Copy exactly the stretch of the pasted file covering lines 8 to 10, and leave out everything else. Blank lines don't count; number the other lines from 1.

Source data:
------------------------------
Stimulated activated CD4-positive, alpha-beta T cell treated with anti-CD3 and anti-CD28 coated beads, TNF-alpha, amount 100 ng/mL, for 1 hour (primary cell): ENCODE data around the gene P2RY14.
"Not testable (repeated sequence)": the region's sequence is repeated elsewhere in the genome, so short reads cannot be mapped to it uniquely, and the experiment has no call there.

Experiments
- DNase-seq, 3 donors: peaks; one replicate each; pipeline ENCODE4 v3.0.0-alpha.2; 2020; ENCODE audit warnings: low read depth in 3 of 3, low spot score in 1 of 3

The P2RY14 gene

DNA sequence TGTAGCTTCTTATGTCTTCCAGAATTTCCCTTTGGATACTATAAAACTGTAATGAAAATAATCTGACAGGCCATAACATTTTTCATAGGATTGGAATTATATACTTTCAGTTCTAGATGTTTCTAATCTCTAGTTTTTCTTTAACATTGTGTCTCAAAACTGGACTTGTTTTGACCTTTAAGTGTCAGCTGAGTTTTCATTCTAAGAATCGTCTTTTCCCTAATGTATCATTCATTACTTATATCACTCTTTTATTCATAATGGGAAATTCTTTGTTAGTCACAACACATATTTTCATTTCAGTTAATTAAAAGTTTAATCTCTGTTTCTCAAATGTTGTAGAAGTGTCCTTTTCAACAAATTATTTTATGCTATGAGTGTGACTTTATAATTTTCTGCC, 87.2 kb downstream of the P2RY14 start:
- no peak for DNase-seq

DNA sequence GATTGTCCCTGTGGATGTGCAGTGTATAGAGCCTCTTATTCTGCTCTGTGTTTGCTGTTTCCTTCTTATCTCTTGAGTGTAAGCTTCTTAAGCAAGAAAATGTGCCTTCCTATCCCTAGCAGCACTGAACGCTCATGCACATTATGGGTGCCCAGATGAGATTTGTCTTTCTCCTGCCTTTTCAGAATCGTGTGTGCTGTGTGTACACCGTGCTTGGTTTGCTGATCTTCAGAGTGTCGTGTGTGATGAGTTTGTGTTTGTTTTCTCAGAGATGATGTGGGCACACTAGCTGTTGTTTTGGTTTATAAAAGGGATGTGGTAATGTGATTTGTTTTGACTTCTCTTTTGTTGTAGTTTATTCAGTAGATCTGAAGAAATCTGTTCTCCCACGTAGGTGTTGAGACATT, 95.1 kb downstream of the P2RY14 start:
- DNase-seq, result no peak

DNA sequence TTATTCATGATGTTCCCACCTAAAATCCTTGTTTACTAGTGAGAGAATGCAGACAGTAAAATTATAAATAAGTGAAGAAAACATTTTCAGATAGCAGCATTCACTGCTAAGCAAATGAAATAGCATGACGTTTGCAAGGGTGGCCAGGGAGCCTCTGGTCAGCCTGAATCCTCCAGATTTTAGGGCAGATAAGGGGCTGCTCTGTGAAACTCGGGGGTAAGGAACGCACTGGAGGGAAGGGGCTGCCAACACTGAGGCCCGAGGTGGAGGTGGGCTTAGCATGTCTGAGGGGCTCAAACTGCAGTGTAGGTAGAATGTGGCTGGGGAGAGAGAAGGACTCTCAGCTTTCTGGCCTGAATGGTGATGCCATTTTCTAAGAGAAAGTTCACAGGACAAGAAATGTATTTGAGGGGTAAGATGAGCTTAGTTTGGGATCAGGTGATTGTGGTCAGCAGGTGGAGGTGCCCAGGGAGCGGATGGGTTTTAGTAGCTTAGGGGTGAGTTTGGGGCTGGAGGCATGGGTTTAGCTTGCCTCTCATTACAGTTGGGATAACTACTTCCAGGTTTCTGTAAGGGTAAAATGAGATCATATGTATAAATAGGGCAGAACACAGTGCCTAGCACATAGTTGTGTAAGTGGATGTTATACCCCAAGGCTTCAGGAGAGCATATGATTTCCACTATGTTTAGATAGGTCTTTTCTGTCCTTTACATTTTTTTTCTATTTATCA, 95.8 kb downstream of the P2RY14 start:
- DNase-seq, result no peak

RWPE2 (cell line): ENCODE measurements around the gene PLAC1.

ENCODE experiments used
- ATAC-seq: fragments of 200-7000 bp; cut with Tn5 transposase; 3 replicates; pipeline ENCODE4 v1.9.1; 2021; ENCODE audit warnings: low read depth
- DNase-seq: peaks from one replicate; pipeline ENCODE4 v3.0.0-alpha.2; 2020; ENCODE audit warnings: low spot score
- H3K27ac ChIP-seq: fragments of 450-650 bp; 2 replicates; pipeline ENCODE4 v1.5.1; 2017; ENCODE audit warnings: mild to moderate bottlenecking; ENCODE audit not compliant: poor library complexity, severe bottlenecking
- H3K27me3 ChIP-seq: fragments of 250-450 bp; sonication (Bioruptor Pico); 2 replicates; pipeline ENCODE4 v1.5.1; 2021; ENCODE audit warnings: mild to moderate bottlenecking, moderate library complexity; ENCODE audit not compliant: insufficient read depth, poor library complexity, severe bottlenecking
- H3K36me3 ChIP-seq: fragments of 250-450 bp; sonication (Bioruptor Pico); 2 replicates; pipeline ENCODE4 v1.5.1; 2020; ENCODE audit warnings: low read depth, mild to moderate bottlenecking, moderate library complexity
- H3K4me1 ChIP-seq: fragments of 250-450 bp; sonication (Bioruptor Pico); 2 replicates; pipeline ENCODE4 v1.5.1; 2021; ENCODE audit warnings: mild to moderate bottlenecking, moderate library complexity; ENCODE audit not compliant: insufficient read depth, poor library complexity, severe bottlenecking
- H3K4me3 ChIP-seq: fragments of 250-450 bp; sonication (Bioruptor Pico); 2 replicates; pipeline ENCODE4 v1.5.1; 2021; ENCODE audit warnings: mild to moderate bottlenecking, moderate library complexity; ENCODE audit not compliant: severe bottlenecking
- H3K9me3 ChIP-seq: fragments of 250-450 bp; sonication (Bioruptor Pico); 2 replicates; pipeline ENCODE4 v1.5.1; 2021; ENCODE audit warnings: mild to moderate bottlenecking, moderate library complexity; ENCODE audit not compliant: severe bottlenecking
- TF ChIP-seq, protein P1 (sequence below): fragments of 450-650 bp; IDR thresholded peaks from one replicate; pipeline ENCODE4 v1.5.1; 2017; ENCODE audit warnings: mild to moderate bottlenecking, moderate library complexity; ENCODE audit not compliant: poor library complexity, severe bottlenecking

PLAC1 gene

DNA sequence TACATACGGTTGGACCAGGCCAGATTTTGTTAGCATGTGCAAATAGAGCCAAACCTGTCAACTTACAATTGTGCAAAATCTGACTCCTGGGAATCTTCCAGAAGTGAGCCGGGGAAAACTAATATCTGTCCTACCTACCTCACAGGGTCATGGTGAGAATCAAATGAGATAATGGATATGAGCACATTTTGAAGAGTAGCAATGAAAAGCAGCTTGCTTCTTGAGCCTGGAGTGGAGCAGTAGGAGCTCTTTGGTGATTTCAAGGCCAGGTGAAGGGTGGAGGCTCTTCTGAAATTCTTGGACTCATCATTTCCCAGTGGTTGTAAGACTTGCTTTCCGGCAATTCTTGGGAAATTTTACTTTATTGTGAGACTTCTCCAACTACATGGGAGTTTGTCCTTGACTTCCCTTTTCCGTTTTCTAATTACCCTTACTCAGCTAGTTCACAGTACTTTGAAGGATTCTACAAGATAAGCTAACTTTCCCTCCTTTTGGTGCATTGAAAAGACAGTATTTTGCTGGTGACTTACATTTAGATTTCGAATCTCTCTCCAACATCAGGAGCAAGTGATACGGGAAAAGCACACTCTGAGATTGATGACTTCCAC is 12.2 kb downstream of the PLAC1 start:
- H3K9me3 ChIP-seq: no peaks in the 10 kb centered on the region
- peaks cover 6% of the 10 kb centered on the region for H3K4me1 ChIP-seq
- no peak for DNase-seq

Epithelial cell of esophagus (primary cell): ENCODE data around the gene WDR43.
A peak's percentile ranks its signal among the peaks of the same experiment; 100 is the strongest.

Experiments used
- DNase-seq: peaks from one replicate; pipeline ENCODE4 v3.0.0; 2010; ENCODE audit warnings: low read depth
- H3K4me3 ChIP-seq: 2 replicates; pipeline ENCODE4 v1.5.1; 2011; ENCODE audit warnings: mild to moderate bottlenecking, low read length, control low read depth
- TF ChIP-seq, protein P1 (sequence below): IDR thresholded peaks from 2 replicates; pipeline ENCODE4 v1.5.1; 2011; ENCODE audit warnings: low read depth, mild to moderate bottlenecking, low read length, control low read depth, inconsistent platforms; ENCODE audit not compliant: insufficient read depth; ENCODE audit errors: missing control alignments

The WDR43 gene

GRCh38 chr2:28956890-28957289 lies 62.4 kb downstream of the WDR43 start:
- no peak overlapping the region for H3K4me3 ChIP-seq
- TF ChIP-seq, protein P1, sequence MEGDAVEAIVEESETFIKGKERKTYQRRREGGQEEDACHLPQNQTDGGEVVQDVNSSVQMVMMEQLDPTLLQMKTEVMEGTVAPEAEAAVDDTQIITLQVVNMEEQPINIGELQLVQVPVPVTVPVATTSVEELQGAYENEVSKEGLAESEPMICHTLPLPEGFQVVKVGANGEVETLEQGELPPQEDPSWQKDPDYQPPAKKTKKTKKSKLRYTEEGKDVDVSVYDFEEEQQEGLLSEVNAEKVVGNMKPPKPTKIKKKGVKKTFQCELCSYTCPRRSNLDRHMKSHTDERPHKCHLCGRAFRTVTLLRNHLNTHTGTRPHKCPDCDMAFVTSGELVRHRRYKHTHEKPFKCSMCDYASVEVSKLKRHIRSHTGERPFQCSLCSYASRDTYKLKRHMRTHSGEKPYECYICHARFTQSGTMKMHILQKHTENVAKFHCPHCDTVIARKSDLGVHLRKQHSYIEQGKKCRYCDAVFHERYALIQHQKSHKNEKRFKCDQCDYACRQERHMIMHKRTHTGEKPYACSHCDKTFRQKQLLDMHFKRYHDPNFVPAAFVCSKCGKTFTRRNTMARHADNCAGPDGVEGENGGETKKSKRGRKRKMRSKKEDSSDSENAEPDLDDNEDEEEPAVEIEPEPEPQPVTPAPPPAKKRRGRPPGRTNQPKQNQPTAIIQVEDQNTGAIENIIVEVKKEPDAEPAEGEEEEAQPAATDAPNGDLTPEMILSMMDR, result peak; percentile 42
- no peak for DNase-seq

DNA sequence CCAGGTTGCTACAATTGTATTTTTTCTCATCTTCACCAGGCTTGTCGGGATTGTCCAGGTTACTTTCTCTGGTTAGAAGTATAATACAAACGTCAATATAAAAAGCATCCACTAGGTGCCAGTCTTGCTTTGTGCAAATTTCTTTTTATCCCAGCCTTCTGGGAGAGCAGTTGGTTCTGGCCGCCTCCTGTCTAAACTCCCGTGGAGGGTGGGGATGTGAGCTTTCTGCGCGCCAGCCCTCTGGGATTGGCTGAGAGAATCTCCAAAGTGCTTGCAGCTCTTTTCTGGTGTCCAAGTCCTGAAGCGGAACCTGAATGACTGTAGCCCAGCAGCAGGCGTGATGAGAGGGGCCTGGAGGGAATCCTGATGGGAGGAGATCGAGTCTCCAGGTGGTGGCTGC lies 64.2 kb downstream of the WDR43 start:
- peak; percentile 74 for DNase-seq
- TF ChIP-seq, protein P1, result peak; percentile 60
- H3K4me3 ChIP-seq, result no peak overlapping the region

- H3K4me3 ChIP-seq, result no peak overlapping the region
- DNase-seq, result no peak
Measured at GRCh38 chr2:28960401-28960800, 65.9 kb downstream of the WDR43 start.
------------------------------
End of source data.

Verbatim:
DNA sequence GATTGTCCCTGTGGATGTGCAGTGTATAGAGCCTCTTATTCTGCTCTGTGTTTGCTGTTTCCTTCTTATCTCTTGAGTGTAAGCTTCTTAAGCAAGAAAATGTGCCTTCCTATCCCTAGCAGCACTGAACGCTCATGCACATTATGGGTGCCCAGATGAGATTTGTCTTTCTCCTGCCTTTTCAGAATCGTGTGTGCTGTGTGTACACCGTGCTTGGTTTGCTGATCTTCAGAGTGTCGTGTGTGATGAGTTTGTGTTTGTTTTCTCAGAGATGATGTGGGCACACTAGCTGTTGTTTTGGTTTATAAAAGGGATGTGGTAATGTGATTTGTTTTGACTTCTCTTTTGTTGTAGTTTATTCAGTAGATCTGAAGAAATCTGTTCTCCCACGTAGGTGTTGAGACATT, 95.1 kb downstream of the P2RY14 start:
- DNase-seq, result no peak

DNA sequence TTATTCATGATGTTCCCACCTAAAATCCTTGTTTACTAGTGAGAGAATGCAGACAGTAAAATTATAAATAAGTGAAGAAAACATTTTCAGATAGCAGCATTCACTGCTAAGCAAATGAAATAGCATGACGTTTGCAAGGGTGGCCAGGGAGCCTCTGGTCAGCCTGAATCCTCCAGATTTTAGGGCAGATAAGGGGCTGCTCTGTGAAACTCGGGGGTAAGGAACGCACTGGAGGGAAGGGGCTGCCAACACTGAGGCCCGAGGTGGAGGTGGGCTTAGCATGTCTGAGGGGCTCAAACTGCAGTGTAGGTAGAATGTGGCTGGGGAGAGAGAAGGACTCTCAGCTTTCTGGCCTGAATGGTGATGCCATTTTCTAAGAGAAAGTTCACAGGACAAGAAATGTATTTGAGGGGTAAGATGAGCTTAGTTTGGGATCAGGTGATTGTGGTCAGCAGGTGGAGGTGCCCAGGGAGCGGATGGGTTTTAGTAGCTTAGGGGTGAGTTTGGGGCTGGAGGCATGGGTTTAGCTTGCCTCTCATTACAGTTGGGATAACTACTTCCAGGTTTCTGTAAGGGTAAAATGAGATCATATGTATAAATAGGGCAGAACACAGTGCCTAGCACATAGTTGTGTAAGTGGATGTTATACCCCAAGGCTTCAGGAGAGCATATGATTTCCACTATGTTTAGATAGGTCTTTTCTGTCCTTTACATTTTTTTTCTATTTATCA, 95.8 kb downstream of the P2RY14 start: